Posts Tagged ‘Greg Rucka’

The Twelve Days of Fast Fiction was written between 13th December and 24th December 2012, and even as the stories were being written, I was being asked whether or not the stories would be available as an ebook.

So, here it is, in two formats, both in ePub and Kindle (.mobi) versions, both free for download. [Click on the appropriate link.]

(If you’ve accessed the page via a Twitter client, the links work better from an external browser…)

I’d be remiss if I didn’t extend my huge thanks to all the friends and creators who challenged me to write stories for them, so an incredibly large truckload of gratitude to Neil Gaiman, Wil Wheaton, Jason Arnopp, Greg Rucka, Amanda Palmer, Warren Ellis, Mitch Benn, Tony Lee, Kieron Gillen, Ed Brubaker, Matt Fraction and Jamie McKelvie – you’re all wonderful people.

And to those who’ve read them on the blog and those who download the ebook – I really enjoyed writing these stories, and I hope you enjoy reading them.

I’d like to extend the readership as far as possible, and I’d be grateful if you could spread the word.

There’s absolutely no obligation to do anything more, but if you think the ebook and stories are worth more than a tweet, feel free to donate a small amount via Paypal, using the donate button below.

Make a Donation

Greg Rucka, apart from being one of the genuinely nicest blokes I know, is a hell of a writer. Whether it’s his novels or his comics, he grabs hold of your brain from the first page and then refuses to let go. With his stories, you desperately want to know… what happens next.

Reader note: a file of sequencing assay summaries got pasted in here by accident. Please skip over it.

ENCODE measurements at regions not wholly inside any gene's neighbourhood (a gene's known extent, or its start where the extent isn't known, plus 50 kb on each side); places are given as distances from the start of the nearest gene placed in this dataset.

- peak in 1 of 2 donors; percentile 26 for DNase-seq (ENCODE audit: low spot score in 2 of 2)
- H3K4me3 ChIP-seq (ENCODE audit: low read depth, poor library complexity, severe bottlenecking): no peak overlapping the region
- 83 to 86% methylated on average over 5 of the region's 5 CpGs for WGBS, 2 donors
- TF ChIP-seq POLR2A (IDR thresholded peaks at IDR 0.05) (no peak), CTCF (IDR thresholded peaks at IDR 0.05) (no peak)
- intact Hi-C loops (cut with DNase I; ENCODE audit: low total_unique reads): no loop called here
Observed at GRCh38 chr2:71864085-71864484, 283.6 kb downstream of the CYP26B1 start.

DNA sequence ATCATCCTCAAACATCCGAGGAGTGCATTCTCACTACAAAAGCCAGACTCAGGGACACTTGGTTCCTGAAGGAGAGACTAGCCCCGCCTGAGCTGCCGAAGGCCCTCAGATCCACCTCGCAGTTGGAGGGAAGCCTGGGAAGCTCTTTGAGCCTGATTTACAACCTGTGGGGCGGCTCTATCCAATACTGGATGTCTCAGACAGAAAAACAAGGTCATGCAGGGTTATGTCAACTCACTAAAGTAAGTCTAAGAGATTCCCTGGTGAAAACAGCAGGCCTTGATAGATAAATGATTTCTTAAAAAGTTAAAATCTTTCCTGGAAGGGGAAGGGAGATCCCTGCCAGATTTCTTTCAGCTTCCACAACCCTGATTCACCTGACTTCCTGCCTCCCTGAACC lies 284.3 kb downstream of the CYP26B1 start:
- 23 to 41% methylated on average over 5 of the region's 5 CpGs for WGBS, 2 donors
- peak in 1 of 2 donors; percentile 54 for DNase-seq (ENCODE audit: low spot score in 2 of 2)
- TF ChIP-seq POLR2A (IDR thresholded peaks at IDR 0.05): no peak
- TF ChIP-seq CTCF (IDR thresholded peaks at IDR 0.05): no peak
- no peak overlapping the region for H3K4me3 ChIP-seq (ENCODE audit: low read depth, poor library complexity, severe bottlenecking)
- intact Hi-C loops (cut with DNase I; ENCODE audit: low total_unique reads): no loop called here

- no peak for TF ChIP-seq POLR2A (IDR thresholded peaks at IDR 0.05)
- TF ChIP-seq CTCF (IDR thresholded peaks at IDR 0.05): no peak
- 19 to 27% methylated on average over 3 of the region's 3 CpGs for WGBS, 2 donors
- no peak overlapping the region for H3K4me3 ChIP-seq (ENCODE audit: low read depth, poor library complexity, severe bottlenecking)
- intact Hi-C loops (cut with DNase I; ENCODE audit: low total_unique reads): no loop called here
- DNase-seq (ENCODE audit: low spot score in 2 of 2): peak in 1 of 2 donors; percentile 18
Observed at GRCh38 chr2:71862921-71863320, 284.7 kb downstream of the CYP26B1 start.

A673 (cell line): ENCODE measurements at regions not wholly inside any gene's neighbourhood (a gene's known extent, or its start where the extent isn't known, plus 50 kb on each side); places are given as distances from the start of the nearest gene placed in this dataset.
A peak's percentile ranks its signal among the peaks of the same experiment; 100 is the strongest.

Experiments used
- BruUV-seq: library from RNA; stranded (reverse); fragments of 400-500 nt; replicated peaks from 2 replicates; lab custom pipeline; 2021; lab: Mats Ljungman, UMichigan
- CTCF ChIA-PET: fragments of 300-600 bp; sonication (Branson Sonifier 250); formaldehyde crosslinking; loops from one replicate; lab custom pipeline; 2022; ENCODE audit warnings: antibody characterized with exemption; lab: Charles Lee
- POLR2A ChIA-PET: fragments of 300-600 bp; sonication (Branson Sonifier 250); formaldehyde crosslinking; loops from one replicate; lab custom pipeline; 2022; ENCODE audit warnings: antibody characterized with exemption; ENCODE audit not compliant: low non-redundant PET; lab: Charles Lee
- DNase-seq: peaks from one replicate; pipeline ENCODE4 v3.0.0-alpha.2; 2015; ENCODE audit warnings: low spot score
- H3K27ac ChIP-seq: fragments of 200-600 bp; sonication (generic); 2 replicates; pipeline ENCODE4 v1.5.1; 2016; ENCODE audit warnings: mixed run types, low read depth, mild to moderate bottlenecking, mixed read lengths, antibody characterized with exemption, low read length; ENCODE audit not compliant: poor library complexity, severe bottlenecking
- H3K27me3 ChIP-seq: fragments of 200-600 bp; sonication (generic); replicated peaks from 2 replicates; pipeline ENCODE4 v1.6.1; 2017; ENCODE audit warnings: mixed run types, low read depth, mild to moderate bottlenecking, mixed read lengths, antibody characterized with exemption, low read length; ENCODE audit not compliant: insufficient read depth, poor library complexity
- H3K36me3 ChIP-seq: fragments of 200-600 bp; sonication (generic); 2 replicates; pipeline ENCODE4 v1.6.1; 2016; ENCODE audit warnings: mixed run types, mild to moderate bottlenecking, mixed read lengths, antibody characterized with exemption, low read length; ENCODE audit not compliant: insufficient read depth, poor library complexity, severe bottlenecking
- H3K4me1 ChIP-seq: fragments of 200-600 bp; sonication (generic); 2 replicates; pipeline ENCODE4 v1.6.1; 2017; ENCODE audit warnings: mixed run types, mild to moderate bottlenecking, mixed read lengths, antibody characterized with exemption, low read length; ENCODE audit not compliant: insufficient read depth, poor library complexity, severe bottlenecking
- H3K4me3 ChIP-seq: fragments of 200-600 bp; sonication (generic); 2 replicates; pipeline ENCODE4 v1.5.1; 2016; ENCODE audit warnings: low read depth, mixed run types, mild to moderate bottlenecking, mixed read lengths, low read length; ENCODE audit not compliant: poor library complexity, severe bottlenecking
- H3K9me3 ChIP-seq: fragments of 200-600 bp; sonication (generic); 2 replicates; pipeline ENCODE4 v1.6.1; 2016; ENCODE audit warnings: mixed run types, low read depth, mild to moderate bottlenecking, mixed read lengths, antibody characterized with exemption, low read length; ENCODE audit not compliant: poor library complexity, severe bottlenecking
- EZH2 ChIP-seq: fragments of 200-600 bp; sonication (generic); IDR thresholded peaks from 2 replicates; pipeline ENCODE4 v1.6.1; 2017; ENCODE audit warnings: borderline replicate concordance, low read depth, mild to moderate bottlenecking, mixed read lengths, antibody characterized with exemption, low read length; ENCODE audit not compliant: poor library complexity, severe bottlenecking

Of course, before he entered the witness protection programme, he was known as Señorita Conchita Velasquez.

Title: It Shines Like Mud
Word: quillon
Challenger: Greg Rucka
Length: 200 words exactly

I was scared. It couldn’t be, could it?

The weapon lay in a large pool of clear liquid, glinting in the light thrown by the portable units erected around the site. The middle of the hilt was damaged; one quillon was snapped off, but the rest looked new, other than something dark and shiny covering the edge of the blade. Blood? No-one said it; no-one dared.

Generations of searching, and we’d found it.

A sudden burst of light: our backup. My boss almost ran to us, but of course, she didn’t. One-eighth normal gravity wouldn’t let her even if the bulky suit had allowed it.

She knelt by the side of the pool and slid a probe into the pool. The tip flashed twice, then twice again. Then again.

Water. Some slightly weird readings, sure, but it was water.

Ninety billion miles from home. She hadn’t even noticed the sword at first. To be fair, nor had we.

Then we were all laughing, and slapping each other on the back. We talked of colonies and new eras and… well, we talked.

Later, afterwards, someone nicknamed it The Conch. We should have just left the damned thing where we found it.

© Lee Barnett, 2012

This story is part of The Twelve Days of Fast Fiction (More information on the Twelve Days here)
Day 01: Why Can’t Reindeer Fly? – challenger: Neil Gaiman
Day 02: Around and Around Again – challenger: Wil Wheaton
Day 03: Hell Comes To Greenland – challenger: Jason Arnopp
Day 05: Frederick The Unopened Package – challenger: Amanda Palmer
Day 06: Under Hetty Pegler’s Tump – challenger: Warren Ellis
Day 07: The Impossible Box – challenger: Mitch Benn
Day 08: Away In A Manger – challenger: Tony Lee
Day 09: Typos and Typography – challenger: Kieron Gillen
Day10: Why Santa’s A Jerk – challenger: Ed Brubaker
Day 11: The Wrong Christmas Cookies – challenger: Matt Fraction
Day12: The Christmas That Wasn’t – challenger: Jamie McKelvie

“There are two hundred stories collected in this volume. They are funny, they are thoughtful, they are romantic, they are frightening. To me, though, they are more than entertaining. They are inspiring.” – Wil Wheaton, from his introduction to volume 2 of The Fast Fiction Challenge

Two volumes of The Fast Fiction Challenge, containing 180 stories in Volume 1 and a further 200 stories in Volume 2, are available from, and in some countries on Amazon. ebooks available from the author; email for details.